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The Legacy of IOTA Club Lives on Through New Video Project

IOTA ChairSelena Benally; Photo Credit Dan Magnolia

After nearly 25 years of live music and shows, Clarendon’s IOTA Club permanently shut its doors in September. The decision was not an easy one, but owners Jane Negrey Inge and Stephen Negrey made the call when their new landlord decided to make renovations that would involve a costly temporary relocation and higher monthly rent.

Part of IOTA’s charm was its support of local artists. The bulk of its concert slate was dedicated to emerging acts in town, with Wednesdays reserved for its popular open mic night and poetry slams on the second Sunday of each month. It was one of the few places left in town that made a conscious effort to book local acts on a regular basis, which made its closure all the more disheartening.

The venue may be gone, but not forgotten, according to musician Rachel Levitin.

“I went to IOTA a lot. I performed there and it was a safe space for me,” Levitin said. “I always felt safe there, and I always felt comfortable there. I felt like I needed to do something to keep it alive.”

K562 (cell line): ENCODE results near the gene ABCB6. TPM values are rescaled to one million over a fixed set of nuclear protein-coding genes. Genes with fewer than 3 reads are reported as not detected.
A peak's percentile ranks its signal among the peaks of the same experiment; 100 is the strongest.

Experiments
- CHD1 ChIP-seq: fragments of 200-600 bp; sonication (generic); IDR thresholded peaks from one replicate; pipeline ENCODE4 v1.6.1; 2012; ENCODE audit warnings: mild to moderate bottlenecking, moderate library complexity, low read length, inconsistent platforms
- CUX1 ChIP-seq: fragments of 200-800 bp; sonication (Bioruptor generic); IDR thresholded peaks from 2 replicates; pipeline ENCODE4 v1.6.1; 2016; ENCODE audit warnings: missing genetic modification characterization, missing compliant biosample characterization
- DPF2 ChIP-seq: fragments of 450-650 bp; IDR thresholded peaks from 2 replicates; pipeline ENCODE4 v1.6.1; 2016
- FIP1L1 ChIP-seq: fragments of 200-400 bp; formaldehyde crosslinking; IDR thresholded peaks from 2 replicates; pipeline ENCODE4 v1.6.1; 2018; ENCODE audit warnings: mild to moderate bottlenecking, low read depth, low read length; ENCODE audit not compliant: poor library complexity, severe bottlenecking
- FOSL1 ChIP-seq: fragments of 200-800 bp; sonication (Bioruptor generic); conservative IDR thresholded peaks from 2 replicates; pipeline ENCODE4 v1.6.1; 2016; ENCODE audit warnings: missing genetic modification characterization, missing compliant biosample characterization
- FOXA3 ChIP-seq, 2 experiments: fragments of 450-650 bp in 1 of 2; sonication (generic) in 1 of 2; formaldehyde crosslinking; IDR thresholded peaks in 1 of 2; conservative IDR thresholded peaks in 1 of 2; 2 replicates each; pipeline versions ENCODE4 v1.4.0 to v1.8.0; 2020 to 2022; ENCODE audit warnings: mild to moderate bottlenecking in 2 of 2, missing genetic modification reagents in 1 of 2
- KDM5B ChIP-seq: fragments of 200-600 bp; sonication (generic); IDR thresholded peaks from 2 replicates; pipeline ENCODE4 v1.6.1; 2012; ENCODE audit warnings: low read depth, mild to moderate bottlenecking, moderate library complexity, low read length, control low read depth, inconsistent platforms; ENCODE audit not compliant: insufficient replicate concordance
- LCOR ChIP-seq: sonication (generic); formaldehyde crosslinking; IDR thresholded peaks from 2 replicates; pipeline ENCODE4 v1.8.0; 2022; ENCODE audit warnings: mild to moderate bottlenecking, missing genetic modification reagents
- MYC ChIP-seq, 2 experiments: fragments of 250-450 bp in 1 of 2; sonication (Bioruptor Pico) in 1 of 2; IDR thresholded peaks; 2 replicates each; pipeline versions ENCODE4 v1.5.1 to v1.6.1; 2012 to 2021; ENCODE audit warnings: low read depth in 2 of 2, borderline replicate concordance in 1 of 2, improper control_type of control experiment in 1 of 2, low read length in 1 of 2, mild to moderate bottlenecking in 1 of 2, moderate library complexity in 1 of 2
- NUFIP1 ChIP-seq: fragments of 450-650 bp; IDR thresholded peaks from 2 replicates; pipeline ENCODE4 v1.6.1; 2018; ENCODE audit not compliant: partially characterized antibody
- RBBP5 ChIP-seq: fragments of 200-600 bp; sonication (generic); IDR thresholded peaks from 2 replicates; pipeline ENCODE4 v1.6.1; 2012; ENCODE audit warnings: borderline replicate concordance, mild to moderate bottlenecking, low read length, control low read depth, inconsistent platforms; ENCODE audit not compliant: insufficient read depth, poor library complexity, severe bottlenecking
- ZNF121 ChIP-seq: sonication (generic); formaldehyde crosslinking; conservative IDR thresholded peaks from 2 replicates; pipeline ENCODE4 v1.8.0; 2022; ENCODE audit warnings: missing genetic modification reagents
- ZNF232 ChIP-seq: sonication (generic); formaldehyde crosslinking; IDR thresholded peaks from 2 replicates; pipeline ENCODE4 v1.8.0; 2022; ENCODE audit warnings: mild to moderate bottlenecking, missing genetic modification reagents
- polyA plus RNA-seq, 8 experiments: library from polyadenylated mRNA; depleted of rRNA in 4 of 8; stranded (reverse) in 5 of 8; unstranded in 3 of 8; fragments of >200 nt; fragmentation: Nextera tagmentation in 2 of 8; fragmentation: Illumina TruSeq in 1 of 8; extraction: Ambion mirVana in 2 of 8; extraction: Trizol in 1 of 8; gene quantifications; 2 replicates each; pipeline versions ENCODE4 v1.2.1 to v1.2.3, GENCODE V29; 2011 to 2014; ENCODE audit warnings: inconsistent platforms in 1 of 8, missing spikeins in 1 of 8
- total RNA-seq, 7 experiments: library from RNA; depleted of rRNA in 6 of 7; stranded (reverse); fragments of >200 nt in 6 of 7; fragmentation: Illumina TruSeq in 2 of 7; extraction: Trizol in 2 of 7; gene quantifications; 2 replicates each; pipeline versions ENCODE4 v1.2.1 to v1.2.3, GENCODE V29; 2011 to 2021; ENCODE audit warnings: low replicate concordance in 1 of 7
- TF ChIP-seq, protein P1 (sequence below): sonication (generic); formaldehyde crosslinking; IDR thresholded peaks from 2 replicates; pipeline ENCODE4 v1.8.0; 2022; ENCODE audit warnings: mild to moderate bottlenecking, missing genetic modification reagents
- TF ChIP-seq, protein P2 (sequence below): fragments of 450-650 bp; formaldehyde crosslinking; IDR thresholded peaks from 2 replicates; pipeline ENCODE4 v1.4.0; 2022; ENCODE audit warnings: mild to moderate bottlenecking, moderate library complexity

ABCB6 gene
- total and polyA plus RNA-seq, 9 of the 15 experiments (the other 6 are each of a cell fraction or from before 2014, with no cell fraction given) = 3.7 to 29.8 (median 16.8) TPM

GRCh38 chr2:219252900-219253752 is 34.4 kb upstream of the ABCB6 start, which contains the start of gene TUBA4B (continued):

In October, Levitin attended a yard sale hosted by IOTA Club and purchased a chair for $5. “It had been sitting in my apartment for a couple of weeks,” she noted. “Then one night, I said, ‘Whoa, I know what I can do with that chair!’ and I decided to do a video yearbook kind of thing.”

The chair is the centerpiece of her new oral history project, aptly titled The IOTA Chair. It acts as a confessional of sorts, where local artists divulge their most memorable anecdotes on the club and how it shaped their artistry. The IOTA Chair also offers a fresh perspective on the venue that concertgoers rarely got to see.

“What attracted me to IOTA was that you had to grasp attention from the audience, it wasn’t given to you,” musician Lindsay Collette mentioned in a recent IOTA Chair episode. “People didn’t automatically want to watch you pour your heart out onstage. It’s something you had to earn.”

With a few episodes finished, Levitin is pushing forward with new videos and ideas for growing the project. “I’d love to get as far through the list of people who have played there as possible,” she said. Her first goal, though, is to find a way to improve production and create videos with better lighting and audio quality. For now, Levitin has been posting new episodes through The IOTA Chair Facebook page.

Levitin is also looking into ways for The IOTA Chair to exist offline, carrying on IOTA’s work of bringing together the local music scene. “I’d love to eventually make this a live show. Take the chair to whatever venue and have artists do a round,” said Levitin. “If we can’t go to IOTA, we can bring IOTA somewhere else.”